American Street

Ibi Zoboi
American Street is an evocative and powerful coming-of-age story perfect for fans of Everything, Everything; Bone Gap; and All American Boys. In this stunning debut novel, Pushcart-nominated author Ibi Zoboi draws on her own experience as a young Haitian immigrant, infusing this lyrical exploration of America with magical realism and vodou culture. On the corner of American Street and Joy Road, Fabiola Toussaint thought she would finally find une belle vie—a good life. But after they leave Port-au-Prince, Haiti, Fabiola’s mother is detained by U.S. immigration, leaving Fabiola to navigate her loud American cousins, Chantal, Donna, and Princess; the grittiness of Detroit’s west side; a new school; and a surprising romance, all on her own. Just as she finds her footing in this strange new world, a dangerous proposition presents itself, and Fabiola soon realizes that freedom comes at a cost. Trapped at the crossroads of an impossible choice, will she pay the price for the American dream?

Reviews

Reviewed: 2019-06-18

Lincoln Award Nominee (2019), Américas Award (2018), National Book Award Finalist for Young People's Literature (2017)

This is one of the better YA books I've read in recent years. I've been doing more misses than hits in the YA world, and I sort of dreaded reading this. I decided I'd start & stop if I didn't like it, mostly because I wanted the shelf space. As usually happens when I decide to read something to make shelf space, I really liked this enough that I will have a hard time just donating it to a random box. I was very taken in by Fabiola's story, her culture shock, her very decent character in the face of... loads of crap. The ending was a bit of a disappointment for the lack of realism after what had seemed highly realistic (yes, even the magical parts.) She is a good egg, even when her actions or intentions seem like the absolutely wrong thing to do, it's easy to see how coming from another culture and a very sheltered life might lead someone to make the choices she makes. Beyond her story, the book brings up loads of other issues related to immigration, families, what being an American means and in a wonderful moment, we get to see how someone raised in America (as a resident alien) dreams of what life might have been had she not come to the US. There are some very nice moments in this book, but the main character is the real draw here. 

Reviewed: 2018-09-22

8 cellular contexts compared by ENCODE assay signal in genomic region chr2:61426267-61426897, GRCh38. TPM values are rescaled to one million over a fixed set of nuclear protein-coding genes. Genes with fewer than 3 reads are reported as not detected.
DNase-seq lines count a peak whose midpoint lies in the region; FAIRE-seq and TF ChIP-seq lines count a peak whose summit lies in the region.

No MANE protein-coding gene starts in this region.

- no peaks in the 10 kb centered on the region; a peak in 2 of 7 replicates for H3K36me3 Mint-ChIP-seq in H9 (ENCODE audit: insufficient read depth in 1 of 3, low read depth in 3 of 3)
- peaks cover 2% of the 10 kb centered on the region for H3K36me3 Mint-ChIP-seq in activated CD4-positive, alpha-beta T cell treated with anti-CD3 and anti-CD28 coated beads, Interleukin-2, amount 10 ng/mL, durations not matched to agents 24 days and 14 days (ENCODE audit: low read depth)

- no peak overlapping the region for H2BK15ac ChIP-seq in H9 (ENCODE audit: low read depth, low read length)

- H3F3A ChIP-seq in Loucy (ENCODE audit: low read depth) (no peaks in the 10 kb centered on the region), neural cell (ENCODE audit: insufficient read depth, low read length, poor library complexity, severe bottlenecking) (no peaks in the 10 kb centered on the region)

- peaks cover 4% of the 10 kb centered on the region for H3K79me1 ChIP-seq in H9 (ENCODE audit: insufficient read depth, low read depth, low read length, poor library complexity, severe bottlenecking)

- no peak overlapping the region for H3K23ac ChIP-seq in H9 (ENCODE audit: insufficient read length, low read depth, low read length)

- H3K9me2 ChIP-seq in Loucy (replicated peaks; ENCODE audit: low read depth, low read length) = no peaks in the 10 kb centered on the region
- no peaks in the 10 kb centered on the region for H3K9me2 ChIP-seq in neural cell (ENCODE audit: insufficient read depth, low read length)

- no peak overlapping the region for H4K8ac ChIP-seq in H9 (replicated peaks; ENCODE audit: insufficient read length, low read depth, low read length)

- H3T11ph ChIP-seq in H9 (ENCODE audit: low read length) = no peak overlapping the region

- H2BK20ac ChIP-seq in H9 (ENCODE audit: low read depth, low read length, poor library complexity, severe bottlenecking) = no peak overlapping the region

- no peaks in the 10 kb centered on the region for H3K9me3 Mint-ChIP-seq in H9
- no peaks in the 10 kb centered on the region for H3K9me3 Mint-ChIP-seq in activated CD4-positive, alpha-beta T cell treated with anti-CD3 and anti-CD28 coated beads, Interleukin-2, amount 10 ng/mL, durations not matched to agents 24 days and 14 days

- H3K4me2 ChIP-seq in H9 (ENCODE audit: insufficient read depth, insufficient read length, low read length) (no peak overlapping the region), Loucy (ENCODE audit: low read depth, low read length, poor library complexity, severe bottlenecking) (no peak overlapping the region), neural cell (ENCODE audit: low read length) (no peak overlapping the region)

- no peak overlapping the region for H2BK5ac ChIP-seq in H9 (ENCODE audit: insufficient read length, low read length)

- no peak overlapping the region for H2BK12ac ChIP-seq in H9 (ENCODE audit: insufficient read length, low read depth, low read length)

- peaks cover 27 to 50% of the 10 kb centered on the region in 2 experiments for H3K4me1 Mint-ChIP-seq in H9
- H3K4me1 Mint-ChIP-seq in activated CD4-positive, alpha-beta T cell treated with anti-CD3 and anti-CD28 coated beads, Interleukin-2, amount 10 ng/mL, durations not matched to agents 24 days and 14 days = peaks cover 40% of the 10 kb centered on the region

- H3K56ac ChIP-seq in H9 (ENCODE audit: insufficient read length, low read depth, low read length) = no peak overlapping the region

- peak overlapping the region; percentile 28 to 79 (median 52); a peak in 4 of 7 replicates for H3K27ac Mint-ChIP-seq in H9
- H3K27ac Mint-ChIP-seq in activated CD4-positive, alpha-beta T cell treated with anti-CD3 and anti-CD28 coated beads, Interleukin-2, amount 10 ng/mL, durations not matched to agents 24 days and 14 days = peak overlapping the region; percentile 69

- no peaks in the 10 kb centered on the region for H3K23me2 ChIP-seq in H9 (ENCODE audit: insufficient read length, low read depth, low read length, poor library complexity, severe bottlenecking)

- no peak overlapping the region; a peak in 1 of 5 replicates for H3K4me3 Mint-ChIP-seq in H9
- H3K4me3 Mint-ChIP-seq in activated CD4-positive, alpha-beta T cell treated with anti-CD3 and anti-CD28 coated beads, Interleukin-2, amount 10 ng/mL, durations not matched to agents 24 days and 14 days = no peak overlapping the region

This book was definitely unlike anything I've read before - and that's exactly why it's so good. It's own voices, about Haitian immigrants in Detroit, and while it's closer to magical realism than the fantasy that I was expecting, I still enjoyed the fact that the magic was from a different cultural background than the fantasy that I usually read.

I couldn't quite pin down the age of our main character, Fabiola. We're never outright told her age, and in the first couple of chapters she reads as very young to me; however, she goes to the same high school as her cousins and ends up having sex for the first time in the novel, so that may just be well-written innocence/naivete plus the shock of suddenly ending up in a foreign country without her mother. That sort of shock might regress anyone a bit.

This book ended up being a little younger-feeling than I expected overall, despite the heavy subject matter, which wasn't unwelcome. If the story had come down hard on the subject matter, this could easily have been a rough book to get through. As it was, the book pulled at my heartstrings without breaking my heart. I would definitely recommend this book to anyone looking to read some YA own voices magical realism. It's a really good book that does things, that I, at least, had never come across before in my own reading, and I'm better for having read it.

This review first appeared on my blog.
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@ellamc began #americanstreet... on 2018-05-28
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@zoearabella completed #americanstreet... on 2017-04-06
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